This is an article about common obstacles perceived by institutional investors practicing active ownership. It highlights the benefits of collaboration and presents minor activities to overcome the barriers and to build an active ownership strategy. Active ownership is herein defined as the use of shares to influence companies in which an investor has invested, and is also referred to as stewardship.
Institutional investors are taking on the responsibility of investing their clients' money in sustainable companies to generate long-term value. Market trends show that there is a growing desire among these clients to better understand how their money is being invested. Clients want to know if their investments are sustainable in terms of Environmental, Social and Governance aspects (ESG). To meet this trend and satisfy demand, investors must take action to adjust their operating models. Investors have been hiring ESG analysts and sustainability experts and have provided relevant education to increase the level of knowledge in investment teams. This is an important shift, that needs to be encouraged.
In Sweden alone, billions of dollars are invested in companies that do not commit to integrating ESG factors, have a high carbon emission footprint, and are not in line with the Paris Agreement. Investors have the option to exclude these companies from their investment strategy. Another option is to influence them by being active owners. The latter strategy is considered to be a more effective strategy than exclusion, and the goal is to influence a company to enhance and preserve the value of the investors’ investment. The goal is to change the corporate strategy or improve its sustainability performance.
Esgaia has come across several organizations that are at the forefront of this and have a thorough integration of active ownership in their investment strategy. These organizations are sources of inspiration and define active ownership as a key tenet of sustainable investing. There are also a large number of institutional investors that are in the early stage of active ownership implementation and are currently seeking an approach to practice it. There also exist investors not yet exercising active ownership at all. They are usually experiencing cultural, regulatory and practical barriers to comply with their active ownership responsibilities.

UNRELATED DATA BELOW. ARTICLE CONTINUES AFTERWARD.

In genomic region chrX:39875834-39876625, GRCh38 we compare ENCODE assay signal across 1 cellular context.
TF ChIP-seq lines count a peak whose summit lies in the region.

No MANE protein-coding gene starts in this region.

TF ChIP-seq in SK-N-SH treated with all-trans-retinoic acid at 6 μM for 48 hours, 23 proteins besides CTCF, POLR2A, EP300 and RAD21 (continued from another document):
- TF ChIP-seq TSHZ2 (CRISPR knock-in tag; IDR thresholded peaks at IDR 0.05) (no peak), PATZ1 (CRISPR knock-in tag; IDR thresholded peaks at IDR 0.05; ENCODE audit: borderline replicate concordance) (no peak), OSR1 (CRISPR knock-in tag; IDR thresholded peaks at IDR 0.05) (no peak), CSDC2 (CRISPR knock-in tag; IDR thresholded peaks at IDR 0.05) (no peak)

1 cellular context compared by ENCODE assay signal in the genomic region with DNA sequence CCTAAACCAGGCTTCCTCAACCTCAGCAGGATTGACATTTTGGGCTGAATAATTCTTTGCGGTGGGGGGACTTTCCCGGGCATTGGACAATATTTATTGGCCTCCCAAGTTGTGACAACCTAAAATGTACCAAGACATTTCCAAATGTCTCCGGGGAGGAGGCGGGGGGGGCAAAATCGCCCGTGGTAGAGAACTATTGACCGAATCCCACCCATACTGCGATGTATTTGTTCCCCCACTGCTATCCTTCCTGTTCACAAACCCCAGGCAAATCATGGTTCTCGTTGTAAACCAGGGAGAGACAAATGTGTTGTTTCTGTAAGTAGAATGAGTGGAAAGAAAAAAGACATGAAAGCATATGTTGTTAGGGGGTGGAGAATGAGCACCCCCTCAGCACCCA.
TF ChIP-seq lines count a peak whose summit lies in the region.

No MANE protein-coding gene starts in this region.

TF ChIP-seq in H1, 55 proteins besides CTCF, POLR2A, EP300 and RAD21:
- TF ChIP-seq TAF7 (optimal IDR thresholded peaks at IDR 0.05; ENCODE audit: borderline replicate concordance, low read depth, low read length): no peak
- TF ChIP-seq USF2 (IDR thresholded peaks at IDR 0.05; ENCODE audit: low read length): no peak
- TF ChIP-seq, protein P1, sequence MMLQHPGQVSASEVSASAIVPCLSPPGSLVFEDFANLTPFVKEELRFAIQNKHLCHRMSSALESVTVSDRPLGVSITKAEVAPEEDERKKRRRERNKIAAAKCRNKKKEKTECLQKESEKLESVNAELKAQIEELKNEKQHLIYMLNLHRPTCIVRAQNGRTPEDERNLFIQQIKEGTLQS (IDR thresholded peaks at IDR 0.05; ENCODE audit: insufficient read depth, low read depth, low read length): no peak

The main reason investors do not engage with their investee companies is that they believe the costs outweigh the investment benefits. It is time-consuming and often requires resources in form of ESG analysts, new employments and/or education. Costs are linked to a lack of knowledge and competence of active ownership, which is often the case for smaller investors. Another obstacle to active ownership is when the investor holds a smaller investment in a company, thus the investment is too small to influence the company. This is often due to portfolio diversification (to yield higher returns and to spread out the risks), but also because the investor is too small to gain financial power.
Another obstacle to active ownership is free-riders. Being a market leader of active ownership presents a free-riding incentive. This means that other investors, from whom it is not worthwhile to engage in active ownership, benefit from the work of leading investors. All investors benefit from the dialogue, but the leading investors bear the cost of those free-riders.
Develop a strategy to overcome the obstacles, and meet the need
Establishing an approach to active ownership can be difficult, but smaller activities can be undertaken to overcome some of the barriers. The strategy should outline the general approach to active ownership, and a plan to overcome potential barriers.
Investors holding smaller investments may have lower financial power compared to investors holding larger investments. To overcome this obstacle, collaboration with other investors can increase the success of the engagement for smaller shareholders. In this case, investors pool their capital in collaborative engagements to have a stronger voice. Collaboration can occur directly with other shareholders, or through investor initiatives where investors come together to target several companies on specific ESG-issues.
Another benefit of collaboration is the sharing of costs, which is intended to reduce the barrier of costly engagements as an individual investor. When collaborating with other investors, it is important to take the responsibility that active ownership requires, in order to avoid becoming a free-rider.
To be successful with collaborative engagements, all shareholders must have a clear and shared understanding of the targeted issue. There needs to be good coordination and clear milestones to work towards together.
Collaborating with other investors can also increase knowledge sharing to some extent. However, overcoming the barrier of deficient knowledge and competence still requires resources. Acquiring knowledge in the field of active ownership is time-consuming, but it is easily accessible through several sources. UNPRI (1,2) is a great source of active ownership material and presents strategies and best practices for successful engagements .
Esgaia guide investors that are at the initial phase of active ownership. We help investors to establish an approach to active ownership by providing a platform that facilitates work progress. Our mission is to become the standardized solution for active ownership and to increase the amount of work that is put on active ownership. We want capital to drive sustainable change.